Eyewitness report of Shinjuku’s overreaction to NJ Hallowe’en revelers on Yamanote

    Posted by Dr. ARUDOU, Debito on 1st November 2009

    Shinjuku JR minami-guchi, where, in previous years, hundreds halloweeners had gathered to start the party on a specific train of the Yamanote line. This year, there were

    – at least two hundred cops all over the station.

    – several dozen of cops inside, blocking the staircase leading to the Shibuya direction platform

    – cops blocking every costumed person from entering the station

    – per every stop of the Yamanote, there were at least half a dozen cops on the platform

    – in the train, there was at least three different Japanese with video cameras with the specific purpose of documenting gaijin atrocities

    – and a premier for this year, there were at least more than 100 PROTESTERS outside the kaisatsu…

    Posted in Ironies & Hypocrisies, Japanese police/Foreign crime, Problematic Foreign Treatment | 39 Comments »

    Sunday Tangent: SAPPORO SOURCE DEBITO Column on the power of humor and how it preserves sanity

    Posted by Dr. ARUDOU, Debito on 1st November 2009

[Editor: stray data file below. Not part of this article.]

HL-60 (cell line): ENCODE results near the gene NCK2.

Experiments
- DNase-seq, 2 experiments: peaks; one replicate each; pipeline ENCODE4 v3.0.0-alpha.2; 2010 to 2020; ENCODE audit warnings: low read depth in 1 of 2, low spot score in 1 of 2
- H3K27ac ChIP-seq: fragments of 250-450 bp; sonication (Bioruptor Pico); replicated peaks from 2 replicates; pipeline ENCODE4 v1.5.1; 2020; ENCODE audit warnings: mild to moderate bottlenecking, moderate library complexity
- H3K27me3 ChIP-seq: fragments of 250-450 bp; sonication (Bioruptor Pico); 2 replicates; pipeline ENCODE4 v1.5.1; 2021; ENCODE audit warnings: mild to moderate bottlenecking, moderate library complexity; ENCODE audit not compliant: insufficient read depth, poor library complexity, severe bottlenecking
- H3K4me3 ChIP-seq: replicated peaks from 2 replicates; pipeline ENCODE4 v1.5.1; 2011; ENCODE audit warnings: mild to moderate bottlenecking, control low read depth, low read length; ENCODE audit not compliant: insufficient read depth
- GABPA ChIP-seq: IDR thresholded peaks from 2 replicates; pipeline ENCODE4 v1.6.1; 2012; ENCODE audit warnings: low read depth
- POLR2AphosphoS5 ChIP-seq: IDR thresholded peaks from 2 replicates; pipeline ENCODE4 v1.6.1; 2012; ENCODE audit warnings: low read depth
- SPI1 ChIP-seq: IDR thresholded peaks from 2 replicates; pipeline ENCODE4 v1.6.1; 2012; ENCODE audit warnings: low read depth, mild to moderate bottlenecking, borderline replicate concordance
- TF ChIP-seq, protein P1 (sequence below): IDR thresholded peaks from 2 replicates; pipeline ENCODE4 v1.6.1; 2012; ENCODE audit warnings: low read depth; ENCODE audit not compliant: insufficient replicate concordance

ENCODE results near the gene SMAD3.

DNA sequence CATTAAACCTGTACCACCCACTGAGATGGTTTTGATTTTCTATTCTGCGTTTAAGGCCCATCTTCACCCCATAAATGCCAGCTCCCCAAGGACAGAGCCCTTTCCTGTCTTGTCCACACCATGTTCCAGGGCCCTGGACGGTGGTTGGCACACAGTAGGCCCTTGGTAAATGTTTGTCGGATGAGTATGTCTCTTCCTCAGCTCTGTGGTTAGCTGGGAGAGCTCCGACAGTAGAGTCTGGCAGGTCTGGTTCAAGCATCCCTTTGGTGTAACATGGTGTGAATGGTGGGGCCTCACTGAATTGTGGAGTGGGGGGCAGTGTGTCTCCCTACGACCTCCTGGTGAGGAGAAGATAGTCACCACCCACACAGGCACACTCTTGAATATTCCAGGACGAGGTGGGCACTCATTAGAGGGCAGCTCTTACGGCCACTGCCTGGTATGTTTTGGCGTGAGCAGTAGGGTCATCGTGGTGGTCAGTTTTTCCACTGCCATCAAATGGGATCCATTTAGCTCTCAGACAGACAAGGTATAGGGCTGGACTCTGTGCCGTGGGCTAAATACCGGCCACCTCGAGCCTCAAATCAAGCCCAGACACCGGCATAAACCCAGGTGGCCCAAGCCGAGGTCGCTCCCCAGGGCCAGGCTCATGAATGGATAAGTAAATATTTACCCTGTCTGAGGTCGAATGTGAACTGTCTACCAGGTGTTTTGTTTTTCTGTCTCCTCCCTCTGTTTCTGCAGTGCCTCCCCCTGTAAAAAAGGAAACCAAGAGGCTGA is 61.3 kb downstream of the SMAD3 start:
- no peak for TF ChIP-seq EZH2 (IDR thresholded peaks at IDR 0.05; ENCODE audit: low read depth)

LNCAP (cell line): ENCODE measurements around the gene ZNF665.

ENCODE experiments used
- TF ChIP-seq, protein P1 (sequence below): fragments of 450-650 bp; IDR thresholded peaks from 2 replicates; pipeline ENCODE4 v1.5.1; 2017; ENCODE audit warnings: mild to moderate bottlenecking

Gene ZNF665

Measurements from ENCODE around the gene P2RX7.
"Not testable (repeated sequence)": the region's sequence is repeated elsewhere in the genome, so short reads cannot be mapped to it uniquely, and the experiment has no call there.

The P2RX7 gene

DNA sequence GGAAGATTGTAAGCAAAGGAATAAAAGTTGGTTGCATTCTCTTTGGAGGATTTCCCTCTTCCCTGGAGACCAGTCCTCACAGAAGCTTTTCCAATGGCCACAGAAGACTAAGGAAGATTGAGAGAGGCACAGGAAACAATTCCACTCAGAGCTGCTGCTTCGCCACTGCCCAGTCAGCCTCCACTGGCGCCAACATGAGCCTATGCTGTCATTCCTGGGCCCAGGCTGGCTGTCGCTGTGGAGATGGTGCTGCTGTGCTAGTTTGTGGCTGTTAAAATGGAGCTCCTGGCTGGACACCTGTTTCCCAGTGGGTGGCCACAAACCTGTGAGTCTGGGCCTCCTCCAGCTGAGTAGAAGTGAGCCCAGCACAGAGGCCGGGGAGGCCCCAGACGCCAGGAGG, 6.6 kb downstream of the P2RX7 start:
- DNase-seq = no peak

Time for a Sunday Tangent. My latest tangental column in SAPPORO SOURCE — not on human rights, but on humor. And the power it has over us. Excerpt:

    Humor is a funny thing. Nobody can exactly define what a “joke” is, why something is “funny”, or how one develops or cultivates a “sense of humor”. But we all know its effects.

    Humor, as you know, causes that wonderful instant reaction where you lose control of yourself — and emit a smile if not a full-on loud laugh. The longer you laugh, the better you feel. It is a catharsis.

    You can tell when somebody’s been under a lot of stress lately when they laugh long and loud even at the lamest joke. Why? Like a volcano erupting, laughter releases the toxins of stress that build up in this modern world.

    But it goes beyond that. Consider the power humor has over us…

    Posted in Articles & Publications, Humor, Tangents | 2 Comments »